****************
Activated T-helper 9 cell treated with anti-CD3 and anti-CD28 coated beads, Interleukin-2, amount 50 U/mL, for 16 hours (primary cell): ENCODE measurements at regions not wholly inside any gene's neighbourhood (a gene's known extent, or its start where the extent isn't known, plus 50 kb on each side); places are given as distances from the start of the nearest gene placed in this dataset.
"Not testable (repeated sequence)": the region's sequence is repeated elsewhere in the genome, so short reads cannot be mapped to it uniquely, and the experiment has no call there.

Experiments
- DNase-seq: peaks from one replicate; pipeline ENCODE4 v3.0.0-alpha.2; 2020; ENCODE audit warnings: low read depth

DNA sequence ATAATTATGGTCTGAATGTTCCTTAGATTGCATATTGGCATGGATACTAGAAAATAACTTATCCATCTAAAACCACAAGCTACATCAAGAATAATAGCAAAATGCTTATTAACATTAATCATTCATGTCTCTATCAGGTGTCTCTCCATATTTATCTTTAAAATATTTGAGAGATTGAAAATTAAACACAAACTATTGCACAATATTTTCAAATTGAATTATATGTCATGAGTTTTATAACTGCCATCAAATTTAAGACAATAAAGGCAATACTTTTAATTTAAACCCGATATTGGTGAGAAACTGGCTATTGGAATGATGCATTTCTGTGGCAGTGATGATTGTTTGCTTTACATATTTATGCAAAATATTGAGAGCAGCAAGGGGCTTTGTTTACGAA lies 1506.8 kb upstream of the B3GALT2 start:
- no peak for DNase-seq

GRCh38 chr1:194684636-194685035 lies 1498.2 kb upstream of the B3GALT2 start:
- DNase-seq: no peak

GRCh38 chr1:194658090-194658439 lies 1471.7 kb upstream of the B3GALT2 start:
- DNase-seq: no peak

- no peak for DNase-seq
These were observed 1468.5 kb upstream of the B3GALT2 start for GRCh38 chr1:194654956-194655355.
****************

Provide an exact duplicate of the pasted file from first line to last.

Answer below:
Activated T-helper 9 cell treated with anti-CD3 and anti-CD28 coated beads, Interleukin-2, amount 50 U/mL, for 16 hours (primary cell): ENCODE measurements at regions not wholly inside any gene's neighbourhood (a gene's known extent, or its start where the extent isn't known, plus 50 kb on each side); places are given as distances from the start of the nearest gene placed in this dataset.
"Not testable (repeated sequence)": the region's sequence is repeated elsewhere in the genome, so short reads cannot be mapped to it uniquely, and the experiment has no call there.

Experiments
- DNase-seq: peaks from one replicate; pipeline ENCODE4 v3.0.0-alpha.2; 2020; ENCODE audit warnings: low read depth

DNA sequence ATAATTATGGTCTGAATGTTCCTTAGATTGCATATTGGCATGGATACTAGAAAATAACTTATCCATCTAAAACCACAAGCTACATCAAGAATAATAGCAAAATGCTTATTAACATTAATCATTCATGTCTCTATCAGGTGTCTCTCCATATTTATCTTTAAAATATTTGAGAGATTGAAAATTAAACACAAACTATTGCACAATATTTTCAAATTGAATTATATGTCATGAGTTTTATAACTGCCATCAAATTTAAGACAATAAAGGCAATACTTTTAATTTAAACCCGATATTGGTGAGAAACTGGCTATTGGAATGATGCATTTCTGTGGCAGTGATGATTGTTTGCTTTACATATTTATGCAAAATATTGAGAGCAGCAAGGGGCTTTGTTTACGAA lies 1506.8 kb upstream of the B3GALT2 start:
- no peak for DNase-seq

GRCh38 chr1:194684636-194685035 lies 1498.2 kb upstream of the B3GALT2 start:
- DNase-seq: no peak

GRCh38 chr1:194658090-194658439 lies 1471.7 kb upstream of the B3GALT2 start:
- DNase-seq: no peak

- no peak for DNase-seq
These were observed 1468.5 kb upstream of the B3GALT2 start for GRCh38 chr1:194654956-194655355.